All that being said, though, I felt relatively OK. My left knee was really aching from the downhill action but at that point I largely knew this race was going to be a success - and I was reassured by the fact that I was still passing people and had only been passed by my former running buddy from earlier in the race along with one other guy who I recognized from the earlier miles. Plus, we were back in the trees.
At that point - about the mile 23 mark - I did my best to power walk up the remaining inclines and run/walk as little as necessary for the remaining three miles. I figured I was right around my Chicago PR from a year ago which - the course considered - I would be totally stoked with.
And that’s pretty much how it played out. I crossed the line in 4:03:59, roughly a minute quicker than Chicago, but feeling way way way better this go around (i.e., no vomiting, no semi-syncopal episodes, no aching pain prohibiting me from ambulating). I wouldn’t say I necessarily had a ton of gas left in the tank but I did feel like I had given a more “even” effort for the entirety of the 26.2 miles as opposed to crashing and burning prematurely. And that all led me to feel way better emotionally about this race - it’s amazing how going into a race without a clear time goal can be a great decision for one’s development as a runner.
The final surprise came as the results rolled in for the other runners - I had placed first in my age division! I knew from last year’s race that breaking four hours was good enough to win the division but had zero way of interpreting what type of effort that time would require since I had never been on the course before. I had forgotten about that bit of research as I recovered in the finish chute but it was definitely a pleasant way to finish my day in Wisconsin.
What’s next for this fall and winter? A few things.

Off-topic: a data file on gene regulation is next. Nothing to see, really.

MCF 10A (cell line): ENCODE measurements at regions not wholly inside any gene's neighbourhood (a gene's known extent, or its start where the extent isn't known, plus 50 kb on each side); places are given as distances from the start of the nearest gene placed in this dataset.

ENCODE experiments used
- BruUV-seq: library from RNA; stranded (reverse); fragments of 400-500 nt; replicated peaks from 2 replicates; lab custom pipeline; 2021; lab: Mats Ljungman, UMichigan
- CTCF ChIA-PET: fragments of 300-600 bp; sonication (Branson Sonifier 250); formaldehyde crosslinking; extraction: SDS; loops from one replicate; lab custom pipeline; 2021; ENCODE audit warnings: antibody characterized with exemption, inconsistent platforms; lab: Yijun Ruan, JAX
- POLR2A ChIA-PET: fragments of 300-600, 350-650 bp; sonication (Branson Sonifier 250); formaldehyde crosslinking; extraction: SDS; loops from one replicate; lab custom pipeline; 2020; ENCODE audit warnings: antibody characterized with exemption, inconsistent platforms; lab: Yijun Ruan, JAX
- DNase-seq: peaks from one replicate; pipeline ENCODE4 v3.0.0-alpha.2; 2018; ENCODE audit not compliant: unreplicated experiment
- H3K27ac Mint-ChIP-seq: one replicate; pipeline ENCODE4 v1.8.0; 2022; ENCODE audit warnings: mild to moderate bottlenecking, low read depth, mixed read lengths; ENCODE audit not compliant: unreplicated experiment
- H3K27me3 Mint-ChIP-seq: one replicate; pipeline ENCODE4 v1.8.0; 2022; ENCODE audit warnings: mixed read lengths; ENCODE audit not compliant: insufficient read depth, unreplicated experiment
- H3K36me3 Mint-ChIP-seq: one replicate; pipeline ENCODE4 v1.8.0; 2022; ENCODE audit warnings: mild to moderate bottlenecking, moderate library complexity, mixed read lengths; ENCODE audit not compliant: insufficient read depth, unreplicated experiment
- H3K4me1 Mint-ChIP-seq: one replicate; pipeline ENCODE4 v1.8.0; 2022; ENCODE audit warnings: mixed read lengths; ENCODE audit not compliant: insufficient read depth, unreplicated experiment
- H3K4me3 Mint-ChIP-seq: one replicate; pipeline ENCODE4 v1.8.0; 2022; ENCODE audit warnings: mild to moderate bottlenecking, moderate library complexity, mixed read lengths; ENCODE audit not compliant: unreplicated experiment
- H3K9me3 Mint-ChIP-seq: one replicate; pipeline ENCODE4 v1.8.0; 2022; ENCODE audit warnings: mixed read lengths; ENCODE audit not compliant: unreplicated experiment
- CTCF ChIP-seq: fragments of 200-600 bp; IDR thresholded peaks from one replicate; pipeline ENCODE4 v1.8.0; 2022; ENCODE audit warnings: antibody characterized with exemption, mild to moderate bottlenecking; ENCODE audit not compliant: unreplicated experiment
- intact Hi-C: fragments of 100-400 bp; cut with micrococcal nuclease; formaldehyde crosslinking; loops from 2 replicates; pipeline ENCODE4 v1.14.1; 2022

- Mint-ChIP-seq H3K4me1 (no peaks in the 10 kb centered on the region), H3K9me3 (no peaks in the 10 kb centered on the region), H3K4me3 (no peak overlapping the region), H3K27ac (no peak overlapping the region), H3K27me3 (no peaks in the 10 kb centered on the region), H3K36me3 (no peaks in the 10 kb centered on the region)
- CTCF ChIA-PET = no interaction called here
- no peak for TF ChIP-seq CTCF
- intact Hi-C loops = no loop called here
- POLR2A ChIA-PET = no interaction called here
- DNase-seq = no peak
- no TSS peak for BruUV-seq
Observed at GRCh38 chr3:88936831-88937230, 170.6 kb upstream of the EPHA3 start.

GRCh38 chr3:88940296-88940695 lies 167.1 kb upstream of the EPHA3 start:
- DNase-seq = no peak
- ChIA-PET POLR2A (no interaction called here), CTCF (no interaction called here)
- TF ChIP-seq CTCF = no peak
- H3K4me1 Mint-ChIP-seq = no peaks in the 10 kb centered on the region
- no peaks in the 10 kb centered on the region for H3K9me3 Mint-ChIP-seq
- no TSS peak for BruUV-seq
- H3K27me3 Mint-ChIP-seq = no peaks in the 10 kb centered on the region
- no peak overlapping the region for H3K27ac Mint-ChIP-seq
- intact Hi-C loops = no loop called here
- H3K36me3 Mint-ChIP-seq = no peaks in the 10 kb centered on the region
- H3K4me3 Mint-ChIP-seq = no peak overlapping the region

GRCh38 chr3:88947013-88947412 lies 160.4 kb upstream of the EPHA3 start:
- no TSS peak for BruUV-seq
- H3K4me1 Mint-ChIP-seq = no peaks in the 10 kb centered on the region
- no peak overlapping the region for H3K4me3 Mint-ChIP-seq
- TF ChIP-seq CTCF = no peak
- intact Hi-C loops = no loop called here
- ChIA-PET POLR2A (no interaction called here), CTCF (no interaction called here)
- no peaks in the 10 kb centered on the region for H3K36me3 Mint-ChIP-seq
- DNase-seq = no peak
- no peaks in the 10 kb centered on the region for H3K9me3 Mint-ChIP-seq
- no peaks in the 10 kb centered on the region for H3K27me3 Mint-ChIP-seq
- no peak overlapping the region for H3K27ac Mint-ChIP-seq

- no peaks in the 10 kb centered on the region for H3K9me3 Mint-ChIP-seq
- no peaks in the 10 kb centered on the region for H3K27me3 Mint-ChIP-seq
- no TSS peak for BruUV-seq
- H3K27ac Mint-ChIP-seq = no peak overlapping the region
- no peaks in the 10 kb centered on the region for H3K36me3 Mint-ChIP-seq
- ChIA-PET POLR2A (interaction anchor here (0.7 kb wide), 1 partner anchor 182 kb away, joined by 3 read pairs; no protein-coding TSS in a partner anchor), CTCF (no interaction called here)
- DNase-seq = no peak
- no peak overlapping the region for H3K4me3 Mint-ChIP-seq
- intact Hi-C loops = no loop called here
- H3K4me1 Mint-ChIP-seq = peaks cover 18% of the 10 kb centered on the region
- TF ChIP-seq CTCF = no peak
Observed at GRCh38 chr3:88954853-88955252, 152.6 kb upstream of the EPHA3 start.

1) One more quality half marathon effort in November near my hometown: I PR’d at that distance earlier this summer on a tough course (the North Shore Classic, with its complete lack of tree cover in the second half) in some sub-optimal humid conditions. I’m hoping returning to my flatland roots in November in northern Indiana will give me a great shot at further lowering my PR at the half distance with the ultimate goal of going sub-1:30 in the next year or so.
2) One more quality 5K effort this fall. I haven’t put together a good 5K in the past few years as I’ve focused on getting back in shape after medical school and intern year by putting in miles for the half and full marathon distances. So I’m not necessarily expecting a huge PR. But it would be cool to taper a bit and see if I can put together a sub-20 effort with the long term goal of approaching an 18-flat time in the next two years.
3) Getting together a quality bit of training for the Louisiana Marathon in January. From everything I’ve gathered it’s a flat, fast course and the weather in Baton Rouge is amenable to running a fast time in the middle of winter. I now have access to a treadmill so I’m hoping that I can approach that marathon with the true goal of substantially lowering my PR. It’ll be tough as I’m not entirely sure where my speed work will be done in the middle of the Chicago winter (tempo running on a treadmill doesn’t sound appealing) but we’ll cross that bridge when we come to it. That’ll probably be my last marathon race for a year or so at that point as I would really like to ultimately chase PRs (including beating my high school 5K PR) in the year or two after that.
Thanks for reading, as always.
"I am—-just as you are—a unique, never-to-be-repeated event in this universe. Therefore, I have—just as you have—a unique, never-to-be-repeated role in this world. Mine is a personal drama for which I am at once author, actor, and director."
Walked away with the age group win on a terrifically challenging, sandy, hilly course. I think it’s a PR but will have to verify later. Felt great for the most part, right around what I was hoping to run in Kettle Moraine which is pretty much the Indiana Dunes in marathon form. More to come later but I’m stoked.